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Rule 12(b)(1) when the district court lacks the statutory or constitutional power to adjudicate it.'" Id. (quoting Makarova v. United States, 201 F.3d 110, 113 (2d Cir. 2000)). " When jurisdiction is challenged, the plaintiff bears the burden of showing by a preponderance of the evidence that subject matter jurisdiction exists, and the district court may examine evidence outside of the pleadings to make this determination." Id. (internal quotation marks and citations omitted). " [T]he court must take all facts alleged in the complaint as true and draw all reasonable inferences in favor of plaintiff, but jurisdiction must be shown affirmatively, and that showing is not made by drawing from the pleadings inferences favorable to the party asserting it." Morrison v. Nat'l Austl. Bank Ltd., 547 F.3d 167, 170 (2d Cir. 2008), aff'd on other grounds, 561 U.S. 247, 130 S.Ct. 2869, 177 L.Ed.2d 535 (2010).


Defendant argues that this Court lacks subject matter jurisdiction over Plaintiff's claims because: (a) Plaintiff fails to satisfy the standing requirements of Article III of the Constitution; (b) Plaintiff did not exhaust her administrative remedies; and (c) the NFIA's limited waiver of sovereign immunity with respect to FEMA's flood map determinations does not extend to Plaintiff because she did not perfect administrative appeals. ( See D's Mem. 1-2.)[3] In response, Plaintiff argues that she has suffered injury because her property has become less desirable as compared to the properties that received the beneficial LOMRs, ( see P's Opp. 19)[4], and that in any event she suffered an independent procedural injury when FEMA, by ignoring her submissions, frustrated her statutory right to file an appeal, ( id. at 5, 18.)[5]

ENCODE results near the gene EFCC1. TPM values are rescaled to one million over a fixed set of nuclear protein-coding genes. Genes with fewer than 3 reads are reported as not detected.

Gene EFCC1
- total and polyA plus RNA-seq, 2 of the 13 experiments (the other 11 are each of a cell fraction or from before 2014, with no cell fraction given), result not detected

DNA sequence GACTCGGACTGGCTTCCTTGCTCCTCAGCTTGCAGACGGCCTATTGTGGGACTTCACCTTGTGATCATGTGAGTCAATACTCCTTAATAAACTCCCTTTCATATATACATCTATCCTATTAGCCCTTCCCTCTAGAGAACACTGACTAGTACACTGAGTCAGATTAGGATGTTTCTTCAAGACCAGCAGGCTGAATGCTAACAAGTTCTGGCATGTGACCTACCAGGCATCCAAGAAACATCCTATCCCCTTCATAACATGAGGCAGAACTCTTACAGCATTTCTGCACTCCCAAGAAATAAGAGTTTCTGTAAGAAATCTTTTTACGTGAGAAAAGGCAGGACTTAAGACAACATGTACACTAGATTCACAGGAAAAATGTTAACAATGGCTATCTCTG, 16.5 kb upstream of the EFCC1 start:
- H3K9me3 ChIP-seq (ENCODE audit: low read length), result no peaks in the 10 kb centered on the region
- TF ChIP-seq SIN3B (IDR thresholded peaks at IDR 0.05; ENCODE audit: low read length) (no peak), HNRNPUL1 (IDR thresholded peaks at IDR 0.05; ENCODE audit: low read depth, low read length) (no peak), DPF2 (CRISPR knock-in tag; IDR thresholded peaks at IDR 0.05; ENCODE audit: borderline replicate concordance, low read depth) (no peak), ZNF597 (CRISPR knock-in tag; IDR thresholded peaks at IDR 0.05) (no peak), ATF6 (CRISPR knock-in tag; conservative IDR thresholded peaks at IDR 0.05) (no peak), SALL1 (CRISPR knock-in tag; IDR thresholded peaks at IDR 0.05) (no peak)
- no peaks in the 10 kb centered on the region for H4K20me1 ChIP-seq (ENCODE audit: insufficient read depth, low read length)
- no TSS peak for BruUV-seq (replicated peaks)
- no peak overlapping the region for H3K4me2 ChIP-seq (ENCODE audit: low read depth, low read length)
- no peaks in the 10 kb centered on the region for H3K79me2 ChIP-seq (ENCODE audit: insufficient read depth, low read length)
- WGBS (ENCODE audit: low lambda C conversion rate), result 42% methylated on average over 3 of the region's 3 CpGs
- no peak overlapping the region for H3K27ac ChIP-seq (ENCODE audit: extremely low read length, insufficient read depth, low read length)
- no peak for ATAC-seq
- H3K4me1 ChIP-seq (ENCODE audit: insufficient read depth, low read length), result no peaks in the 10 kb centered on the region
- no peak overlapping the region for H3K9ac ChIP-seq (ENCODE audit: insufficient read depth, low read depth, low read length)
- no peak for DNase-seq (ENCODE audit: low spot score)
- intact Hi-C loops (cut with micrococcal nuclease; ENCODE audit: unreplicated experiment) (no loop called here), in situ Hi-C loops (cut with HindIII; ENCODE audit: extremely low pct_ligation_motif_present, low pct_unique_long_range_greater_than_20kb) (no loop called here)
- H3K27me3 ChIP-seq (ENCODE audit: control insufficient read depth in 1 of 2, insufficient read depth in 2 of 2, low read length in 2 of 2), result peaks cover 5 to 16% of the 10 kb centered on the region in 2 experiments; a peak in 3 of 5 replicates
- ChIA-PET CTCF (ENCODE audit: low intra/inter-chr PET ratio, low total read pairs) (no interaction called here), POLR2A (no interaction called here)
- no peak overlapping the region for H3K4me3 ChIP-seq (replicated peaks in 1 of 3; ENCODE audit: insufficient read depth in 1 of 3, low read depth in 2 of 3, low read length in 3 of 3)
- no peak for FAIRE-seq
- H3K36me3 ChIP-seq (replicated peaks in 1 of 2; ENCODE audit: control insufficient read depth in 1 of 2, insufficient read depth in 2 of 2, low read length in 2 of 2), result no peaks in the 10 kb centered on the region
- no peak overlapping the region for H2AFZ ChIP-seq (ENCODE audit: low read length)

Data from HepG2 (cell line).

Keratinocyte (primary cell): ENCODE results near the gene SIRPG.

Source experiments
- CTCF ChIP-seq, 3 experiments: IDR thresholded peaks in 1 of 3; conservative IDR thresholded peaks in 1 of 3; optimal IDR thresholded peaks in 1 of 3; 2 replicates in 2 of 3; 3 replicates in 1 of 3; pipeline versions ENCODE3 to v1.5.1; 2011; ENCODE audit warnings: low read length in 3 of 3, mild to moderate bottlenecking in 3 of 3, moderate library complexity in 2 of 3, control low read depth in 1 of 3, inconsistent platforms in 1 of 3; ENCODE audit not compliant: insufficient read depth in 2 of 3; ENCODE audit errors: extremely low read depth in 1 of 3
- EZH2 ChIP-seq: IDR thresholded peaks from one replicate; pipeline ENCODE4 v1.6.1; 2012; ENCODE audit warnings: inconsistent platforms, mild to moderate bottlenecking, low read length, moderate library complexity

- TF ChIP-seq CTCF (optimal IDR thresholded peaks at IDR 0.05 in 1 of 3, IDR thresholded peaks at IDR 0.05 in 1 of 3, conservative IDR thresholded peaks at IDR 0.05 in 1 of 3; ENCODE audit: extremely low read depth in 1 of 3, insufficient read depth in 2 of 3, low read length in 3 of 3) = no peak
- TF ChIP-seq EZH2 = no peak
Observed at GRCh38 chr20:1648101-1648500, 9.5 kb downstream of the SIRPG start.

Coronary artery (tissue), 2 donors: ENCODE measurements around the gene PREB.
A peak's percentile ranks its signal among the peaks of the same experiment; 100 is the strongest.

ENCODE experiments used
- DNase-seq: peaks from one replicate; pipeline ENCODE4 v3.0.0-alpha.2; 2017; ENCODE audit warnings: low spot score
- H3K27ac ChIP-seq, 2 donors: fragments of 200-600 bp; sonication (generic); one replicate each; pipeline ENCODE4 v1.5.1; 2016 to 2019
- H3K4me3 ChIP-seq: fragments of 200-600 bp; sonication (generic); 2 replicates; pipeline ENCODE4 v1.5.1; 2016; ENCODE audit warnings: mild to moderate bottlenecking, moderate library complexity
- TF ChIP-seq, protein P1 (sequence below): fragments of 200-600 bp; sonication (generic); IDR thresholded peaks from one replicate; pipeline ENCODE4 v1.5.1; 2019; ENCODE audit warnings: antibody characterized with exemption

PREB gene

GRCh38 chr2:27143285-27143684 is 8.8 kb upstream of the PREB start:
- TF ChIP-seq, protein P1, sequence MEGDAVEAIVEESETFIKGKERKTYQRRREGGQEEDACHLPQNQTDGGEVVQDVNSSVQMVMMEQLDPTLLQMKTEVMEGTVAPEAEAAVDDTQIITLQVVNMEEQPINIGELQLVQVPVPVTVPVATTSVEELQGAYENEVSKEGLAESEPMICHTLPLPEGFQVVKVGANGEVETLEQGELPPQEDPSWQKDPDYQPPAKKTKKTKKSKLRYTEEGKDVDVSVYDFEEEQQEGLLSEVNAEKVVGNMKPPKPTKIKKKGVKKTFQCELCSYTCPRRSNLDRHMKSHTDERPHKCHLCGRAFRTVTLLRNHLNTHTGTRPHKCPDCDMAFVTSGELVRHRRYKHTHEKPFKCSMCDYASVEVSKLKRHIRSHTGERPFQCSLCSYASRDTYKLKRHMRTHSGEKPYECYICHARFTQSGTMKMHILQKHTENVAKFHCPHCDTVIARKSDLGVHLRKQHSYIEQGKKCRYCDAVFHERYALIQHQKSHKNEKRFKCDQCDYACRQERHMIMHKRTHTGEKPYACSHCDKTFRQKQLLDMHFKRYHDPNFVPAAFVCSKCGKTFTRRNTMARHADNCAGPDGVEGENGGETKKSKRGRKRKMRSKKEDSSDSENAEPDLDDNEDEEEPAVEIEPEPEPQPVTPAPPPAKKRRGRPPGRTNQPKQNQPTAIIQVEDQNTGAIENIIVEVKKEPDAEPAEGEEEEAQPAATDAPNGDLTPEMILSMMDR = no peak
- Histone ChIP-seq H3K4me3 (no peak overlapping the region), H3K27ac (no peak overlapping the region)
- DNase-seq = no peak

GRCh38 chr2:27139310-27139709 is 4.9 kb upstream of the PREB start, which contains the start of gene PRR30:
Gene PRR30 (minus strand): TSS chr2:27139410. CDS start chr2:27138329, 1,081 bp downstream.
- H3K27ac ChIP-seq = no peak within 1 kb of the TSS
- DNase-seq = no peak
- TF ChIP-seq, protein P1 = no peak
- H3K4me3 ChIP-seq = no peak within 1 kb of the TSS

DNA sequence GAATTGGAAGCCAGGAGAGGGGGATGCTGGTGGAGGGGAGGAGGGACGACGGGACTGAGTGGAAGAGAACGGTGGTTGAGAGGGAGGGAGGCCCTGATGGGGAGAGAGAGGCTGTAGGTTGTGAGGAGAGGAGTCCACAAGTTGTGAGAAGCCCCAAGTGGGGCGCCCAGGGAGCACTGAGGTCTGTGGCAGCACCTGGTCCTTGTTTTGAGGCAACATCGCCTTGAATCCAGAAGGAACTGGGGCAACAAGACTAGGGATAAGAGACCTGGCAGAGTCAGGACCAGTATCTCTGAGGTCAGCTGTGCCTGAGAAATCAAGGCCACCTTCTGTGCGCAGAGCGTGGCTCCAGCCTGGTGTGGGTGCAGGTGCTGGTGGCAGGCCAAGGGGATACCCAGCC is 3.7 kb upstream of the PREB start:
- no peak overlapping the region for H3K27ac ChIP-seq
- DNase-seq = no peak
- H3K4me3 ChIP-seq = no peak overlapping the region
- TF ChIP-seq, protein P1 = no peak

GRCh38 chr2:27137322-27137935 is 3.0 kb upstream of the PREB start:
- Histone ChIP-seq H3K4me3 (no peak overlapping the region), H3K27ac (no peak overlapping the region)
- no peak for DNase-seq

A. Sovereign Immunity

" Absent a waiver, sovereign immunity shields the Federal Government and its agencies from suit. Sovereign immunity is jurisdictional in nature. Indeed, the terms of the United States' consent to be sued in any court define that court's jurisdiction to entertain the suit." FDIC v. Meyer, 510 U.S. 471, 475, 114 S.Ct. 996, 127 L.Ed.2d 308 (1994) (internal quotation marks, citations, and alterations omitted); see Dotson v. Griesa, 398 F.3d 156, 177 (2d Cir. 2005). " [T]he Government's consent to be sued must be construed strictly in favor of the sovereign, and not enlarged beyond what the language requires." Adeleke v. United States, 355 F.3d 144, 150 (2d Cir. 2004) (quoting United States v. Nordic Village, Inc., 503 U.S. 30, 34, 112 S.Ct. 1011, 117 L.Ed.2d 181 (1992)).

The NFIA includes two limited waivers of sovereign immunity based upon the subject matter of the suit. First (and not relevant here), the NFIA waives sovereign immunity for challenges to the agency's disallowance of all or part of a flood insurance claim. 42 U.S.C. § 4072. Second, as previously discussed, the NFIA allows federal court challenges to FEMA's flood elevation and flood zone classification determinations. Id. § 4104(g); see generally Great Rivers Habitat Alliance v. FEMA, 615 F.3d 985, 988-89 (8th Cir. 2010);

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Kmart Corp. v. Kroger Co., No. 11-CV-103, 2012 WL 2126953, at *5-6 (N.D. Miss. June 11, 2012). With respect to these flood map determinations, however, only those who have filed an administrative appeal with FEMA and are aggrieved by the agency's decision on that appeal may further appeal to the District Court. See 42 U.S.C. § 4104(g) (" [A]ny appellant aggrieved by any final determination of the Administrator upon administrative appeal . . . may appeal such determination to the United States district court for the district within which the community is located." ). Thus, exhaustion of the administrative appeal process laid out in Section 4104 and FEMA's regulations thereunder is a prerequisite to falling within that section's waiver of sovereign immunity and invoking this court's subject matter jurisdiction. See Great Rivers, 615 F.3d at 990; Normandy Pointe Assocs. v. FEMA, 105 F.Supp.2d 822, 827-28 (S.D. Ohio 2000); accord Robinson v. FEMA, No. 86-CV-1770, 1987 WL 9906 (D. Mass. Apr. 7, 1987); City of Biloxi v. Giuffrida, 608 F.Supp. 927 (S.D.Miss. 1985); Reardon v. Krimm, 541 F.Supp. 187 (D. Kan. 1982); City of Trenton v. FEMA, 545 F.Supp. 13 (E.D. Mich. 1981). Accordingly, Defendant's sovereign immunity and exhaustion arguments collapse into the same inquiry: whether Plaintiff satisfied the statutory and regulatory requirements in filing her administrative appeals with the agency.

B. Exhaustion of Administrative Remedies